The requirement that a signer "personally affix" information upon endorsing an initiative petition is long-standing. It was first added to an ancestor of Elections Code section 100, former Political Code section 1083a, in 1933, when the statute was amended to require that a signer "himself affix" his address to the petition. (Stats. 1933, ch. 936, § 2, p. 2471; see Thompson v. Kerr (1940) 16 Cal.2d 130, 131 [104 P.2d 1021] [quoting successor statute].)4 In 1961, "himself affix" was changed to the gender-neutral "personally affix" in another predecessor to Elections Code section 100, former section 45 of the Elections Code.5 (Stats. 1961, ch. 23, § 45, p. 584.) The relevant portion of Elections Code section 100 is materially the same as the 1961 text of Elections Code former section 45.
(5) The small number of decisions construing "personally affix" establish only that the phrase requires each signer himself or herself to inscribe the information required by Elections Code section 100. (See Gooch v. Hendrix (1993) 5 Cal.4th 266, 281 [19 Cal.Rptr.2d 712, 851 P.2d 1321] [enforcing similar requirement in Elec. Code, former § 1006]; Friends of Bay Meadows v. City of San Mateo, supra, 157 Cal.App.4th at pp. 1188-1189; Capo for Better Representation v. Kelley, supra, 158 Cal.App.4th at pp. 1462-1463; Mapstead v. Anchundo (1998) 63 Cal.App.4th 246, 270-271 [73 Cal.Rptr.2d 602].) The necessary printed information—voter name and address—may be typed onto the petition rather than written in by hand, so long as the voter does the typing. (Mapstead v. Anchundo, at p. 271.)
(6) The requirement in Elections Code section 100 that the voter include his or her printed name and address is critical to the verification process. As noted above, only an "eligible registered voter" may be counted for purposes of ballot qualification. (Elec. Code, § 100, italics added.) An eligible registered voter is a person who has not only registered to vote but also continues to reside at the address listed on his or her voter registration affidavit. (Assembly v. Deukmejian (1982) 30 Cal.3d 638, 647 [180 Cal.Rptr. 297, 639 P.2d 939]; see Elec. Code, §§ 2116, 2119 [a registered voter who moves is no longer eligible to vote unless he or she reregisters or notifies county officials of the change of address].) Pursuant to Elections Code section 105, when verifying the signatures on an initiative petition election officials must "determine that the residence address on the petition or paper is the same as the residence address on the affidavit of registration." If the addresses are different, or if the petition omits any of the address information, the signature is invalid. (Ibid.; see, e.g., Friends of Bay Meadows v. City of San Mateo, supra, 157 Cal.App.4th at pp. 1188-1189.)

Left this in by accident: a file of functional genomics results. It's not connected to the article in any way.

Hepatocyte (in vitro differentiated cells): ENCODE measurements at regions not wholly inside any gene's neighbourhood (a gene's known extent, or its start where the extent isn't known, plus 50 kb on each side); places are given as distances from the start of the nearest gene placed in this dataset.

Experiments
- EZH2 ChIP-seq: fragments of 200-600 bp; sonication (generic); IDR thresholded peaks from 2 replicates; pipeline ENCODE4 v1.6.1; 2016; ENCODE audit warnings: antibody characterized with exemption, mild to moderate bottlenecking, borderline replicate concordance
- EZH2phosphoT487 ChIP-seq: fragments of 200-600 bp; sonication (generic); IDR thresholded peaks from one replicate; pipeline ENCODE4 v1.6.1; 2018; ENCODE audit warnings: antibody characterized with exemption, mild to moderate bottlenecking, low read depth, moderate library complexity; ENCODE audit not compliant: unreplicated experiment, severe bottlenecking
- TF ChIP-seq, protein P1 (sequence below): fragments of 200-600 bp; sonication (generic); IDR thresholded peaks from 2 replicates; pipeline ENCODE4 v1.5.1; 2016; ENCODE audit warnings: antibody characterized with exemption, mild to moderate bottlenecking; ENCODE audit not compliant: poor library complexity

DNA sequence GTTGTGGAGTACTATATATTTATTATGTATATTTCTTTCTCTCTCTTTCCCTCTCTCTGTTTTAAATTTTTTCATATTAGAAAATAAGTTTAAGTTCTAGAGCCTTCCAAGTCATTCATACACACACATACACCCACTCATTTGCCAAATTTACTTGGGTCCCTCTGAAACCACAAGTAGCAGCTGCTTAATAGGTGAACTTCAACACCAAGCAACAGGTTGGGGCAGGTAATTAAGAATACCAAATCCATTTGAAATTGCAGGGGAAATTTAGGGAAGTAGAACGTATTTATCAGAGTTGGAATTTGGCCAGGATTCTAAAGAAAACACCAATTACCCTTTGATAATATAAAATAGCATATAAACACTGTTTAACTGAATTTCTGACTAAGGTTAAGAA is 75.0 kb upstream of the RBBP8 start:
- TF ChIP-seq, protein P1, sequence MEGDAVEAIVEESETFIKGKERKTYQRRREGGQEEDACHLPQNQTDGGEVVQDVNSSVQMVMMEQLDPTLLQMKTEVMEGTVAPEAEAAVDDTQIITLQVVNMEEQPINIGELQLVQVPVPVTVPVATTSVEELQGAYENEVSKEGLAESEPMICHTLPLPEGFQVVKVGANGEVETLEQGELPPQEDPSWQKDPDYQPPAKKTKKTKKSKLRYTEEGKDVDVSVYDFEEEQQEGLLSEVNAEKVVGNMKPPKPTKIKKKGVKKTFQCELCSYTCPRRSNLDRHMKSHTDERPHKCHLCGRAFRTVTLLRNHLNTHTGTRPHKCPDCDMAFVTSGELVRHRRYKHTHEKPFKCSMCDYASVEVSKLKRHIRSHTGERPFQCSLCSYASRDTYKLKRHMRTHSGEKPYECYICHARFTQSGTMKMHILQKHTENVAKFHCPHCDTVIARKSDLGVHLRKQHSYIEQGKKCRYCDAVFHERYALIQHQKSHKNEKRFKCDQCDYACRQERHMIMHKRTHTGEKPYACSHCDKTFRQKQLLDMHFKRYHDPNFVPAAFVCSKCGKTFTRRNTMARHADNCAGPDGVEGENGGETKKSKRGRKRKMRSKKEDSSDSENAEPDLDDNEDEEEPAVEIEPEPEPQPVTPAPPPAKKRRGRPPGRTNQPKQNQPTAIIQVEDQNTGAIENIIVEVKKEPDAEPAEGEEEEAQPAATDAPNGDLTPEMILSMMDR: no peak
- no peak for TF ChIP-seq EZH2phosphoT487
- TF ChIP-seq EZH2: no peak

(7) There is additional value in the requirement that the signer personally affix his or her name and address. "[T]he requirement that signers `personally affix' printed names and addresses . . . is neither redundant nor insignificant. Both the additional attention of the signer (who must `personally affix' the information) and the result (the additional ability to verify that the signer was actually involved in the process) aid in preventing forgery and other potential abuse. [Citations.] In addition, the requirement that the signer `personally affix' the information ensures that the signer, at the time of signing, has actually affirmed the residence address placed on the petition. This affirmation goes to the very heart of the process—the Registrar's ability to verify whether those who signed the petition were entitled to do so." (Mapstead v. Anchundo, supra, 63 Cal.App.4th at p. 270.) Accordingly, signatures must also be declared invalid if the election official concludes that some person other than the signer inscribed the signer's address information on the petition—even if the address is the same as the one on the voter registration affidavit. (Gooch v. Hendrix, supra, 5 Cal.4th at p. 281 [construing similar requirement in Elec. Code, former § 1006]; Capo for Better Representation v. Kelley, supra, 158 Cal.App.4th at pp. 1462-1463; Mapstead v. Anchundo, at pp. 270-271.)